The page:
• Portability, but still need power for Photoshop, Aperture, iMovie, AutoCAD, etc.; Heavy VM use. Future-proof
      - Retina MacBook Pro 13" 2.6GHz, 16GB RAM from $1699​

    The power user needs power for moderate use of (advanced) programs, deals with large files, and may even need more screen real estate. This can be small professionals, students in mathematical schooling that requires intensive programs, and/or graduate programs.

    • Portable workhorse. Need for school in Engineering, Architectural, Computer Science, etc.
      - Retina MacBook Pro 13" 2.8GHz, 16GB RAM from $1899​
    • Larger screen real-estate. Perhaps as a desktop replacement. Powerful CPU, but not top of the line. Good amount of photo/video/audio editing. Some newer, but not extremely graphic-intensive games.All Office programs.
      - Retina MacBook Pro 15" base model $1999​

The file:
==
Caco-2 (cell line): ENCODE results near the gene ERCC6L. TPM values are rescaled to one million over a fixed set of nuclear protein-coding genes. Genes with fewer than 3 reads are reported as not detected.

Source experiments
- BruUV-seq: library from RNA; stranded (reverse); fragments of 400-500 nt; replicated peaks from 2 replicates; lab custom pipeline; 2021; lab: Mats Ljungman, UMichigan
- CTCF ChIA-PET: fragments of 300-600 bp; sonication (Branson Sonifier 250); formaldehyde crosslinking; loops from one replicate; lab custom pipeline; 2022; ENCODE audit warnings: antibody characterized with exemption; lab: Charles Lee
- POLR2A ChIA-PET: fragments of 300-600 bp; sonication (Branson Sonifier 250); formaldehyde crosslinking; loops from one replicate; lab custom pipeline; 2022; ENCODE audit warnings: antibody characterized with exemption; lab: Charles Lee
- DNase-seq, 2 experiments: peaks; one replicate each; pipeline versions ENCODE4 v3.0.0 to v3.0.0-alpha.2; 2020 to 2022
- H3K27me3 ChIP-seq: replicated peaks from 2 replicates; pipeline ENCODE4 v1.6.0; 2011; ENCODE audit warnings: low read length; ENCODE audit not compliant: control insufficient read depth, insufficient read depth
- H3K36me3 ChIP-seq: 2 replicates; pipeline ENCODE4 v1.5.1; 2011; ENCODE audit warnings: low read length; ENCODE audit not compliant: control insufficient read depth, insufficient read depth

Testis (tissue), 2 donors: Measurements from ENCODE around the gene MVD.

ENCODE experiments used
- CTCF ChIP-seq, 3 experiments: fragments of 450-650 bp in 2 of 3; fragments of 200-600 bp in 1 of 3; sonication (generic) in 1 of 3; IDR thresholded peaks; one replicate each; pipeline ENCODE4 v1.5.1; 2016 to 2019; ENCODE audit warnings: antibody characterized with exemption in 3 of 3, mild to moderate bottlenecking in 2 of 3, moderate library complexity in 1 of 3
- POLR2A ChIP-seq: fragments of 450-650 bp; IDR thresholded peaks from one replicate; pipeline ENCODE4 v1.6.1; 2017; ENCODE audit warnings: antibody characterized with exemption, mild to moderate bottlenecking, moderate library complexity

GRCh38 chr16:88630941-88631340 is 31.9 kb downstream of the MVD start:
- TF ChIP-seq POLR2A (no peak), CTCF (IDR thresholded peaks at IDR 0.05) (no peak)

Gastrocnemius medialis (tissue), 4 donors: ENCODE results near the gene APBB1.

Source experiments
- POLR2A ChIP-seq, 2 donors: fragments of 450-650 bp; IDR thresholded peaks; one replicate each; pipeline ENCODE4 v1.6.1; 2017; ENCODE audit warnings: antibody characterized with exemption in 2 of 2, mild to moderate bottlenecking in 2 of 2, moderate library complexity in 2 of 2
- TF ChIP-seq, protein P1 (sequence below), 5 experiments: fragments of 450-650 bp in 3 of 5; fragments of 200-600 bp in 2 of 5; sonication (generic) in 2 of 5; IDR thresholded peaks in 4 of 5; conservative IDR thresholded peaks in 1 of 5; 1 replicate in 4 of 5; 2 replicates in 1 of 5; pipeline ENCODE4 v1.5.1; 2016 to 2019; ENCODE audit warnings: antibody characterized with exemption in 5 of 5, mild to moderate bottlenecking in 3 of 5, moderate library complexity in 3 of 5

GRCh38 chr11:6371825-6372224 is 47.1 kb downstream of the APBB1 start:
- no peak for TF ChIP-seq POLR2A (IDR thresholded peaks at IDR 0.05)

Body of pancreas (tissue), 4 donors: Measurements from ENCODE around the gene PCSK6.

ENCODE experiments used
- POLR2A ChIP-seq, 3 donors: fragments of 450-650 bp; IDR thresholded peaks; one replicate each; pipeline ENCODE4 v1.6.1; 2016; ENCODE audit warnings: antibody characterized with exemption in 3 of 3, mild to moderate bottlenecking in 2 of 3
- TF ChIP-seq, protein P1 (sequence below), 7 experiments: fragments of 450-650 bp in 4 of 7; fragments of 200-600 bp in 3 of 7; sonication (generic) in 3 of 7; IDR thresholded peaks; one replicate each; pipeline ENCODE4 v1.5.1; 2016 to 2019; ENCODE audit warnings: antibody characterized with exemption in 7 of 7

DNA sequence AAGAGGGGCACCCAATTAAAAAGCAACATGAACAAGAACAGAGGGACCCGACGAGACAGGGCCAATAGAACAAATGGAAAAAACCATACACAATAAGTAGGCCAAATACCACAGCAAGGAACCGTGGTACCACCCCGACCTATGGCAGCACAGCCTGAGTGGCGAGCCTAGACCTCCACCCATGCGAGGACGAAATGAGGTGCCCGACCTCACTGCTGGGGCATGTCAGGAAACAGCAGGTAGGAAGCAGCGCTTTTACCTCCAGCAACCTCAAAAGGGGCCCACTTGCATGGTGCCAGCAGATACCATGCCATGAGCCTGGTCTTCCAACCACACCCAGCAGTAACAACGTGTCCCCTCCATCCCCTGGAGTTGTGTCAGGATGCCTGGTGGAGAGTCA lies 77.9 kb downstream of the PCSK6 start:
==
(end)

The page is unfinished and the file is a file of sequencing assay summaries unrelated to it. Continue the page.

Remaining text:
The power user needs to process large video files, run top of the line photo/video/audio editing software. Works in a job that uses AutoCAD or similar programs extensively, works with 3D programs, etc.

    • Powerful and portable workhorse. Loves the form factor of 13", but still needs a powerful machine for work/school/play, up to maxed out SSD speeds.
      - Retina MacBook Pro 13" 2.8GHz, 16GB RAM, 512GB to 1TB SSD from $2199 to $2699 (Thanks, Macshroomer)
    • Powerful workhorse. Need for job in Engineering, Architectural, Computer Science, etc. OR Mac enthusiast. Like to have power, but don't need extreme.